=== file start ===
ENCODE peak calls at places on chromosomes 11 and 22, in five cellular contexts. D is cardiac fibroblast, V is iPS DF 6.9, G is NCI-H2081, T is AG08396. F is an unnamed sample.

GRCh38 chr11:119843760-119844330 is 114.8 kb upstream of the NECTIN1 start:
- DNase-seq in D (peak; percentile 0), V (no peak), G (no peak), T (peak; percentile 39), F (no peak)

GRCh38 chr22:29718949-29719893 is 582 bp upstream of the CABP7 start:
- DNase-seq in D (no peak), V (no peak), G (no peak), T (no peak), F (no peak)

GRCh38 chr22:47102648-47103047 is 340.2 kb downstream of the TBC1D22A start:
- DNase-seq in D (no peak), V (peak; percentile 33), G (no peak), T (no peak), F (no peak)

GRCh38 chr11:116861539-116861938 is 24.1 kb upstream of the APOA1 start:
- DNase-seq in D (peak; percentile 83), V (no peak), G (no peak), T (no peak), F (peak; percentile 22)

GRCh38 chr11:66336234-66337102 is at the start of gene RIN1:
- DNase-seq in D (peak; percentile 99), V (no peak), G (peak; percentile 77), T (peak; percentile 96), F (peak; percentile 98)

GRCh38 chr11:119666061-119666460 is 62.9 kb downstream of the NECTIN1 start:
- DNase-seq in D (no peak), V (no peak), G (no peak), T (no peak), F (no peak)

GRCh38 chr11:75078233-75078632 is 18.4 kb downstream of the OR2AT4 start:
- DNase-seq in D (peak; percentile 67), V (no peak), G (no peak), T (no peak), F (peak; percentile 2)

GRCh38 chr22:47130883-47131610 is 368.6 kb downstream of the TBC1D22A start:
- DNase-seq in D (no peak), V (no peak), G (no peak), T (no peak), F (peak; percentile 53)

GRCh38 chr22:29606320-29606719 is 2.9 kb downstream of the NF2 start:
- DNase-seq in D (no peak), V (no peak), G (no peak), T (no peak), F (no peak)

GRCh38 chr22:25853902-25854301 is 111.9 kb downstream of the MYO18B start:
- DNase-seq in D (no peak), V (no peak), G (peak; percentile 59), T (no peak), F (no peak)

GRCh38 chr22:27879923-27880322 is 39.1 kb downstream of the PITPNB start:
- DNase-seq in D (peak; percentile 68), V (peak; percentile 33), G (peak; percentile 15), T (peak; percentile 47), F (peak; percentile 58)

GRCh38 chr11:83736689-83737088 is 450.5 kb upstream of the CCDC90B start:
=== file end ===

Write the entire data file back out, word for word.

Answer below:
ENCODE peak calls at places on chromosomes 11 and 22, in five cellular contexts. D is cardiac fibroblast, V is iPS DF 6.9, G is NCI-H2081, T is AG08396. F is an unnamed sample.

GRCh38 chr11:119843760-119844330 is 114.8 kb upstream of the NECTIN1 start:
- DNase-seq in D (peak; percentile 0), V (no peak), G (no peak), T (peak; percentile 39), F (no peak)

GRCh38 chr22:29718949-29719893 is 582 bp upstream of the CABP7 start:
- DNase-seq in D (no peak), V (no peak), G (no peak), T (no peak), F (no peak)

GRCh38 chr22:47102648-47103047 is 340.2 kb downstream of the TBC1D22A start:
- DNase-seq in D (no peak), V (peak; percentile 33), G (no peak), T (no peak), F (no peak)

GRCh38 chr11:116861539-116861938 is 24.1 kb upstream of the APOA1 start:
- DNase-seq in D (peak; percentile 83), V (no peak), G (no peak), T (no peak), F (peak; percentile 22)

GRCh38 chr11:66336234-66337102 is at the start of gene RIN1:
- DNase-seq in D (peak; percentile 99), V (no peak), G (peak; percentile 77), T (peak; percentile 96), F (peak; percentile 98)

GRCh38 chr11:119666061-119666460 is 62.9 kb downstream of the NECTIN1 start:
- DNase-seq in D (no peak), V (no peak), G (no peak), T (no peak), F (no peak)

GRCh38 chr11:75078233-75078632 is 18.4 kb downstream of the OR2AT4 start:
- DNase-seq in D (peak; percentile 67), V (no peak), G (no peak), T (no peak), F (peak; percentile 2)

GRCh38 chr22:47130883-47131610 is 368.6 kb downstream of the TBC1D22A start:
- DNase-seq in D (no peak), V (no peak), G (no peak), T (no peak), F (peak; percentile 53)

GRCh38 chr22:29606320-29606719 is 2.9 kb downstream of the NF2 start:
- DNase-seq in D (no peak), V (no peak), G (no peak), T (no peak), F (no peak)

GRCh38 chr22:25853902-25854301 is 111.9 kb downstream of the MYO18B start:
- DNase-seq in D (no peak), V (no peak), G (peak; percentile 59), T (no peak), F (no peak)

GRCh38 chr22:27879923-27880322 is 39.1 kb downstream of the PITPNB start:
- DNase-seq in D (peak; percentile 68), V (peak; percentile 33), G (peak; percentile 15), T (peak; percentile 47), F (peak; percentile 58)

GRCh38 chr11:83736689-83737088 is 450.5 kb upstream of the CCDC90B start: